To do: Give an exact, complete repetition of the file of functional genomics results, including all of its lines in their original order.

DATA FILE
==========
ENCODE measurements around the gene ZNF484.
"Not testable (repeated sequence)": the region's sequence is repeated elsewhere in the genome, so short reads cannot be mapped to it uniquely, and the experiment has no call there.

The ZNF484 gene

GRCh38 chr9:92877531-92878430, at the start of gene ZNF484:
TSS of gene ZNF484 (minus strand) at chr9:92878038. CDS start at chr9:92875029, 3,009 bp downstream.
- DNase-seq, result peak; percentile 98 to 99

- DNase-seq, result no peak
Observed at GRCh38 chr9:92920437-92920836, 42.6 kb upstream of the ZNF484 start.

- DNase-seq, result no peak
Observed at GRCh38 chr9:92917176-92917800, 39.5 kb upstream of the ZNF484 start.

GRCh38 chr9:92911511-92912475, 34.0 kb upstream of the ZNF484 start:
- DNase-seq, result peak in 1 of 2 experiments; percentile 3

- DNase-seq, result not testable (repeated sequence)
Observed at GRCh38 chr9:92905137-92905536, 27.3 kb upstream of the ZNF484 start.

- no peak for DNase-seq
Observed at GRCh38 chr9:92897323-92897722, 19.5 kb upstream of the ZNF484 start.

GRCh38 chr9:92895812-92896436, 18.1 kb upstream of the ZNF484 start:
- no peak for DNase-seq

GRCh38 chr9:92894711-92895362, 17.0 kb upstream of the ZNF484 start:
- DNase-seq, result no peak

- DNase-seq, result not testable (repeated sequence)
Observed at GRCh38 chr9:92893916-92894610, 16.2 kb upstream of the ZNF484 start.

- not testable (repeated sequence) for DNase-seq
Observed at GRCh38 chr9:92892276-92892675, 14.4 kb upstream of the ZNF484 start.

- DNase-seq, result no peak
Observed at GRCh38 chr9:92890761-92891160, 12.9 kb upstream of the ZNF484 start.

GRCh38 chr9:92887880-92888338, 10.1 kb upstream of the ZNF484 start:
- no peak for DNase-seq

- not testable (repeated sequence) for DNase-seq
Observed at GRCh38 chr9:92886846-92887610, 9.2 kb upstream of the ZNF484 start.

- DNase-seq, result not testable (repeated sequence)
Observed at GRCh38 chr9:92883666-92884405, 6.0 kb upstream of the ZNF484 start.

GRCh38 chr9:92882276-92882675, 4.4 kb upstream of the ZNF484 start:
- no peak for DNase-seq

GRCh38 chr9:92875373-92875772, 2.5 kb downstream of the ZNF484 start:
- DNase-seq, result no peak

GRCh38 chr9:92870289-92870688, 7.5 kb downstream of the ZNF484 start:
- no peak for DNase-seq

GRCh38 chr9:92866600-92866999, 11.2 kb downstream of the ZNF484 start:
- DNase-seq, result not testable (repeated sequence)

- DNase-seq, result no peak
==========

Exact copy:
ENCODE measurements around the gene ZNF484.
"Not testable (repeated sequence)": the region's sequence is repeated elsewhere in the genome, so short reads cannot be mapped to it uniquely, and the experiment has no call there.

The ZNF484 gene

GRCh38 chr9:92877531-92878430, at the start of gene ZNF484:
TSS of gene ZNF484 (minus strand) at chr9:92878038. CDS start at chr9:92875029, 3,009 bp downstream.
- DNase-seq, result peak; percentile 98 to 99

- DNase-seq, result no peak
Observed at GRCh38 chr9:92920437-92920836, 42.6 kb upstream of the ZNF484 start.

- DNase-seq, result no peak
Observed at GRCh38 chr9:92917176-92917800, 39.5 kb upstream of the ZNF484 start.

GRCh38 chr9:92911511-92912475, 34.0 kb upstream of the ZNF484 start:
- DNase-seq, result peak in 1 of 2 experiments; percentile 3

- DNase-seq, result not testable (repeated sequence)
Observed at GRCh38 chr9:92905137-92905536, 27.3 kb upstream of the ZNF484 start.

- no peak for DNase-seq
Observed at GRCh38 chr9:92897323-92897722, 19.5 kb upstream of the ZNF484 start.

GRCh38 chr9:92895812-92896436, 18.1 kb upstream of the ZNF484 start:
- no peak for DNase-seq

GRCh38 chr9:92894711-92895362, 17.0 kb upstream of the ZNF484 start:
- DNase-seq, result no peak

- DNase-seq, result not testable (repeated sequence)
Observed at GRCh38 chr9:92893916-92894610, 16.2 kb upstream of the ZNF484 start.

- not testable (repeated sequence) for DNase-seq
Observed at GRCh38 chr9:92892276-92892675, 14.4 kb upstream of the ZNF484 start.

- DNase-seq, result no peak
Observed at GRCh38 chr9:92890761-92891160, 12.9 kb upstream of the ZNF484 start.

GRCh38 chr9:92887880-92888338, 10.1 kb upstream of the ZNF484 start:
- no peak for DNase-seq

- not testable (repeated sequence) for DNase-seq
Observed at GRCh38 chr9:92886846-92887610, 9.2 kb upstream of the ZNF484 start.

- DNase-seq, result not testable (repeated sequence)
Observed at GRCh38 chr9:92883666-92884405, 6.0 kb upstream of the ZNF484 start.

GRCh38 chr9:92882276-92882675, 4.4 kb upstream of the ZNF484 start:
- no peak for DNase-seq

GRCh38 chr9:92875373-92875772, 2.5 kb downstream of the ZNF484 start:
- DNase-seq, result no peak

GRCh38 chr9:92870289-92870688, 7.5 kb downstream of the ZNF484 start:
- no peak for DNase-seq

GRCh38 chr9:92866600-92866999, 11.2 kb downstream of the ZNF484 start:
- DNase-seq, result not testable (repeated sequence)

- DNase-seq, result no peak